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  • Writer's pictureGuy Jeffries

A Dog's Purpose Review

I was in two minds about watching this film after all the controversy that came out a few months back with director and stars questioning what happened, some were reported to even boycott the film and the US premier was cancelled. A supposedly leak video of a German Shepard being mistreated during filming, clearly being force to do something against his/her will. I have seen the clip myself and was initially very annoyed, but, I wanted to wait to see what the responses and the final outcome was before getting on my high horse.

I asked myself, do I still go see the film? seeing as I'm committed to my hobby of seeing as many films of all genres as much as possible. But I was torn by my affiliation and admiration for our furry companions. I prefer dogs to most human beings and I'm proud to say my first true best friend was a dog. As much as I love them, and have always wanted one to keep each company I have refrained purely because I have to think about the dog also. I mean, it would be selfish for me to have one when I'm still working and wishing to travel. I figure we'll be ready when I'm finally settled down and I can give the dog the good life they rightly deserve.

The video was quickly refuted by the American Humane Association as being a fake but I believe the damage had already been done. Much like any of today's faux news. Once the idea is out, true or false, the notion lingers long after. Myself here even contributing by writing about it. But it had to be said.

Now I'll got that out the way, I'm going to talk about Hallström. I adore his films, the stories he tells and the style he tells them in. No matter the subject, whether it be a twist of fate, intoxicating chocolat or even a fishing village. He seems to turn something totally ordinary into something enchanting. It's clear he's a dog friend too, directing possibly the most touching dog movie to date, the tear-jerking Hachi: A Dog's Tale.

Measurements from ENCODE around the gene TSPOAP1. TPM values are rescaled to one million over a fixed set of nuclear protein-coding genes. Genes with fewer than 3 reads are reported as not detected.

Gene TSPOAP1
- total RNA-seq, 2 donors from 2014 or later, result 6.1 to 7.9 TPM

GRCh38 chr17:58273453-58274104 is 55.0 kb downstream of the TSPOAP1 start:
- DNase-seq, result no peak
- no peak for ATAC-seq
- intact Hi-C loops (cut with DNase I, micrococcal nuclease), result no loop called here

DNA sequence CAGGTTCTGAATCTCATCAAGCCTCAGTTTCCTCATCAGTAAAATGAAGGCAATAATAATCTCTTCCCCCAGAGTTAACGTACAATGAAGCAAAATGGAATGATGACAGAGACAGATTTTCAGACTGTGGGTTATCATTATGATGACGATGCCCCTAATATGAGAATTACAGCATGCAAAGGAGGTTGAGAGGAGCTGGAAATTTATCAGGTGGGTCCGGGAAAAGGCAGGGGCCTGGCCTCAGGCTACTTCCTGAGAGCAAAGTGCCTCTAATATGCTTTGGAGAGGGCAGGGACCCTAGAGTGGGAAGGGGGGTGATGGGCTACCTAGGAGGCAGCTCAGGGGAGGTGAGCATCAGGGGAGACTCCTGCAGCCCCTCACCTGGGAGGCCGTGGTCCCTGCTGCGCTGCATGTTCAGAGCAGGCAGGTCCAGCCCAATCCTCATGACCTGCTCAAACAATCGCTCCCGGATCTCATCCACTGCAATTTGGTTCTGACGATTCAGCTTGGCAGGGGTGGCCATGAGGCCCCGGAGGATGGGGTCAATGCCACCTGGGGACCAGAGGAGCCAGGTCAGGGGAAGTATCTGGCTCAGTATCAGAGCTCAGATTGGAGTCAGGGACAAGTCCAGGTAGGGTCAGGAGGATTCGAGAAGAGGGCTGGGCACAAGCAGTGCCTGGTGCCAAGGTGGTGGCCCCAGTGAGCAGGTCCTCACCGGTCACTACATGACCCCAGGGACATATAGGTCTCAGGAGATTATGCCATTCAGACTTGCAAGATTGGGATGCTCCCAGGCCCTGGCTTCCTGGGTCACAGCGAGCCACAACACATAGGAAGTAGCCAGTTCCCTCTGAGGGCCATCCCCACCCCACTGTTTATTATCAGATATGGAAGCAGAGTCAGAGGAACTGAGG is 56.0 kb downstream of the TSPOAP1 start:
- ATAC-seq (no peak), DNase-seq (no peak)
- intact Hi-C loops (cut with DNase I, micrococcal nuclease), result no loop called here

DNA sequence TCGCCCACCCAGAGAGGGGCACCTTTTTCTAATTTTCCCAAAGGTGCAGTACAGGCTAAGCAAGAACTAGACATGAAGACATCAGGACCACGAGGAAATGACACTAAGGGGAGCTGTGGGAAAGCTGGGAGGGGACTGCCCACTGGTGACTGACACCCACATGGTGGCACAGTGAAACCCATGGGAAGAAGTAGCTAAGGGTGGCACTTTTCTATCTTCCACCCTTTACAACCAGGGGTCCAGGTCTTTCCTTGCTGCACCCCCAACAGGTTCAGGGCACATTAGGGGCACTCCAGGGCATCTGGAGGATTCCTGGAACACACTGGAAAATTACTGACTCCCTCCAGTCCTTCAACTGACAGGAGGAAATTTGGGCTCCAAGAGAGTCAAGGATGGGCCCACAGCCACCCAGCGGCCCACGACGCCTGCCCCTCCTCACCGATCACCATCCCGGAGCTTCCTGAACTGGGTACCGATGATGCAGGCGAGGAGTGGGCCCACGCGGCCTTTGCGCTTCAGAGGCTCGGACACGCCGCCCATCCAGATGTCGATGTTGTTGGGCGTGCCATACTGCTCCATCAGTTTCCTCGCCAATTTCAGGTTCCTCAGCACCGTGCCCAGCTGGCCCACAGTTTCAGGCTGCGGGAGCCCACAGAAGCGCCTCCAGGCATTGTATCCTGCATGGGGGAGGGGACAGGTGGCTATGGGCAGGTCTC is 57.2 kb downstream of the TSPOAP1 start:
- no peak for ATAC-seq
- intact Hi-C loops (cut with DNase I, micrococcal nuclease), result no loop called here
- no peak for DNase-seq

The film is based on the fairly well-received titular novel written by W. Bruce Cameron, first published back in 2010. Where we follow a dog's persona first named bailey, who journeys through cat lives whilst trying to understand his purpose, mostly by observing his various owners. But it focuses on one particular owner making the story more about him bringing it round full circle.

Bailey is voiced by Gad throughout in a Look Who's Talking Now style, who provides a rather childish, comical mind to Bailey that probably appeals more to the younger audiences. He is very sweet and endearing that attracts puppy love though I feel trying to squeeze the whole story into the 100min runtime pushes out some of the emotional magic that should have been there. Don't get me wrong, it's very touching and heartwarming, and I imagine it being a challenge to balance duration and emotional investment.

Overall it's a tail-waggingly good story that'll pull on the heartstrings of anyone, not just dog lovers. But it's not of Hallström's best. It hit home personally for me but for other reasons other than Bailey. It's a lot more than just a dog's tale.

Running Time: 7

The Cast: 7

Performance: 7

Direction: 7

Story: 7

Script: 7

Creativity: 7

Soundtrack: 7

Job Description: 8

The Extra Bonus Point: 0

Would I buy the Blu-ray?: Maybe to complete my Hallström collection.

64% 6/10

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